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1. An “Interview” with the Apostle Paul on the Law, Life, and Death


2. “The Pope Is Not a Pedicurist”

From Judge Kleinfeld’s concurrence in the judgment in Spencer v. World Vision :

The core of Judge Berzon’s dissent is the idea that performance of activities that are often performed in a secular context cannot be religious. That is mistaken. When the Pope washes feet on the Thursday before Easter, that is not secular hygiene, and the Pope is not a pedicurist.


3. Scientists create ‘dry water’

The substance resembles powdered sugar and could revolutionise the way chemicals are used.

Each particle of dry water contains a water droplet surrounded by a sandy silica coating. In fact, 95 per cent of dry water is ”wet” water.

Scientists believe dry water could be used to combat global warming by soaking up and trapping the greenhouse gas carbon dioxide.


4. “ Lullabies of the world ” is a collection of animated films based on lullabies of different nations. Here is the one for Yiddish:


5. Why So Many Short Stories Are Boring

. . . my topic here: the centrality of imagination in enduring fiction. In general, the topic is born out of writing workshops, in which I’ve noticed, almost always to my alarm, that classroom discussion seems to revolve almost exclusively around issues of verisimilitude. Declarations such as these abound: I didn’t believe in that character. I need to know more about that character’s background. I can’t see that character’s face. I don’t understand why that character would behave so insipidly (or violently, or whatever).

These are legitimate questions. But for me, as a reader, the more dangerous problem with unsuccessful stories is usually much less complex: I am bored. And I would remain bored even if the story were packed with pages of detail aimed at establishing verisimilitude. I would believe in the story, perhaps, but I would still hate it. To provide background and physical description and all the rest is of course vital to fiction, but vital only insofar as such detail is in the service of a richly imagined story, rather than in the service of good botany or good philosophy or good geography.


6. Weird News of the Week: Man shot in head, but notices only 5 years later

Police said a Polish man living in Germany was shot in the back of his head, but that it took him five years to realize it. Police said Tuesday that the 35-year-old men was hit by a .22-caliber bullet in the western town of Herne as he was out in the street partying drunk on New Year’s Eve five years ago. They say the man recalled receiving a blow to the head, but told them he didn’t seek medical assistance at the time.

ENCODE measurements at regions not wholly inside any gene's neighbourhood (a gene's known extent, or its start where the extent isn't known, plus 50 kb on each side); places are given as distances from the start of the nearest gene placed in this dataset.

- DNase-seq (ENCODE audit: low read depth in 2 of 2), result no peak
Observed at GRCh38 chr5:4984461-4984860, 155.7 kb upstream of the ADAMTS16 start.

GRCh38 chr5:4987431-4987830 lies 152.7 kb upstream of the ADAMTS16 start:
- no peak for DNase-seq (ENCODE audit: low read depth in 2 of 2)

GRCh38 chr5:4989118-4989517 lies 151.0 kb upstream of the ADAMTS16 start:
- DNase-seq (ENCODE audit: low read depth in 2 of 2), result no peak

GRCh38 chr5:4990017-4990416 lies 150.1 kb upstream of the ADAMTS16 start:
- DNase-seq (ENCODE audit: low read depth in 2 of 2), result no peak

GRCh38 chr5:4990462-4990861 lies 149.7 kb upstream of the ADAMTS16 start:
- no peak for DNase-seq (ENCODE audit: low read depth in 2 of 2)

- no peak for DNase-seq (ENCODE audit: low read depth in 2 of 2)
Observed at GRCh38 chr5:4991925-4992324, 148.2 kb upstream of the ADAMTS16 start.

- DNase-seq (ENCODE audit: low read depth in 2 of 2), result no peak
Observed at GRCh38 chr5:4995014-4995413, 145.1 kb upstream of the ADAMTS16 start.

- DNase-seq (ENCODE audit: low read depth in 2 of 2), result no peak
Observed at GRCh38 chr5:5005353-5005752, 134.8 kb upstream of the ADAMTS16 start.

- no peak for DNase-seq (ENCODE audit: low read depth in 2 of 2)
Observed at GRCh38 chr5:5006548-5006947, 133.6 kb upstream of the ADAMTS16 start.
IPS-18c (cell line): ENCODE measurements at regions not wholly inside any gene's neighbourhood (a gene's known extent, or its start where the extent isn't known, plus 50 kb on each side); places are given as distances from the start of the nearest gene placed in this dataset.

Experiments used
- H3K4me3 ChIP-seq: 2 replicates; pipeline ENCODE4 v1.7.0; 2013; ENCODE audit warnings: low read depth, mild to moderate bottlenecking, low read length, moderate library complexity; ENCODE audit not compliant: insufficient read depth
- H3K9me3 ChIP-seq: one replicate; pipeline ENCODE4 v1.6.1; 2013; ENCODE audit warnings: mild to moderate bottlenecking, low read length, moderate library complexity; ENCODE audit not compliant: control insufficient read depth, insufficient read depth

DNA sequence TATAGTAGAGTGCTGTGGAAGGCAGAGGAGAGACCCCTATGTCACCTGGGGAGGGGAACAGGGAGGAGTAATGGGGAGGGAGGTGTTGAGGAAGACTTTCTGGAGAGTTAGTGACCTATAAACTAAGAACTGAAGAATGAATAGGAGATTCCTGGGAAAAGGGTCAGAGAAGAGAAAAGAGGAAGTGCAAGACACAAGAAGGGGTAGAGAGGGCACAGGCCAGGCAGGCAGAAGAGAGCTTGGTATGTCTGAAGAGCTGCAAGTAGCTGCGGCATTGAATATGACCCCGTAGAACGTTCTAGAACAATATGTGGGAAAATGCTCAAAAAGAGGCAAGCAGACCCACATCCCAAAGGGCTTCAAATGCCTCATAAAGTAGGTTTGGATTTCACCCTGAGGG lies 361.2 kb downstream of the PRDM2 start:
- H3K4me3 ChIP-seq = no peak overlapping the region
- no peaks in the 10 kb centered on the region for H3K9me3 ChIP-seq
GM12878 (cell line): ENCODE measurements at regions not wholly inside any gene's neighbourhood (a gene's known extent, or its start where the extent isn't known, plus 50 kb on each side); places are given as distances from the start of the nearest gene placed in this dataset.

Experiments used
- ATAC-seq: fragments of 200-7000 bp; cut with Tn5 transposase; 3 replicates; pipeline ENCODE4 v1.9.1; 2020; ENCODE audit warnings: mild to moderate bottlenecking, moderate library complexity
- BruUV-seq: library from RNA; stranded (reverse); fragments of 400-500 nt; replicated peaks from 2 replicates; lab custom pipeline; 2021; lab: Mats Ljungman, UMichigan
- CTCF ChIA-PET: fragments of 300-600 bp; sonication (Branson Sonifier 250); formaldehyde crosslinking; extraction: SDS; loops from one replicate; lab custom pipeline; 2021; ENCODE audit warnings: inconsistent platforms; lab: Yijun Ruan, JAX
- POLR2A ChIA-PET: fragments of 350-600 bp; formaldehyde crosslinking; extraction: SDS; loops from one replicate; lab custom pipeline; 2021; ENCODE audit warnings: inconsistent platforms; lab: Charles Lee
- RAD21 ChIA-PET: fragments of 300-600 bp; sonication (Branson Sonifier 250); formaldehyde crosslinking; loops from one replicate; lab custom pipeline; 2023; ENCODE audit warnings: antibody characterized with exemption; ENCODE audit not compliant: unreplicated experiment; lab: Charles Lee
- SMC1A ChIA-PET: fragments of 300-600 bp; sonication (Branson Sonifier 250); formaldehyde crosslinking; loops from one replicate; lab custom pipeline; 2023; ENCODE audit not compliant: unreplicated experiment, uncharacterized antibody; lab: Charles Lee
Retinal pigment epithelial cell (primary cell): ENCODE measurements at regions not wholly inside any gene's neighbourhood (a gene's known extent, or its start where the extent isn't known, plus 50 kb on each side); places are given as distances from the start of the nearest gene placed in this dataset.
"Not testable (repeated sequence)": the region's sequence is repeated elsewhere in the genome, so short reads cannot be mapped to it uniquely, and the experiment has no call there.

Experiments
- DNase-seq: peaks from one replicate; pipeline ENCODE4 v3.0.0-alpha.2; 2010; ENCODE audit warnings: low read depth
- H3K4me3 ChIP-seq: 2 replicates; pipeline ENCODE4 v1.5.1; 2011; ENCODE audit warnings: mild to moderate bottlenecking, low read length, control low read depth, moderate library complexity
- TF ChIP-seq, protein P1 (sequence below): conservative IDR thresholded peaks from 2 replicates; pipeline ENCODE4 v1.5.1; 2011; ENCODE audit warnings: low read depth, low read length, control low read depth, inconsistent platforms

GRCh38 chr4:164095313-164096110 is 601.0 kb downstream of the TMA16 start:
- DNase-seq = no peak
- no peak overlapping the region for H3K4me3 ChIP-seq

7. What Would Happen if Two Planets Collided?

Imagine: the twin suns, so close they appear to almost touch, set toward your western horizon. As dark rises to the East, so does the rim of a vast disk. After an hour, it clears the horizon: a disk of light in the heavens so bright you have to squint, and so big it spans half the sky. It’s a rogue planet, and only a year before it was barely more than a brilliant point of light in the sky. Now it looms so large you feel you could fall into it.

A strong earthquake shakes the ground as they have for the past few days; the result of the titanic tidal stress induced on your planet from the other’s gravity. On the other planet, with your naked eye, you can see networks of hundreds of massive cracks lit dull red from magma, the tides from your home world stressing and tearing apart the interloper. The disk grows as you watch, blotting out the majority of the sky by the time it sets a few hours later.

The suns rise, and happily you’re on the side of the planet facing away from the location where the two worlds will touch. You’re spared the actual sight of the catastrophe.


8. Quote of the Week: “If you spend 72 hours in a place you’ve never been, talking to people whose language you don’t speak, and you come back as the world’s biggest know-it-all, you’re a reporter. Either that or you’re President Obama.” - P.J. O’Rourke


9. Massive Traffic Jam in China Could Leave Drivers Stuck for an Entire Month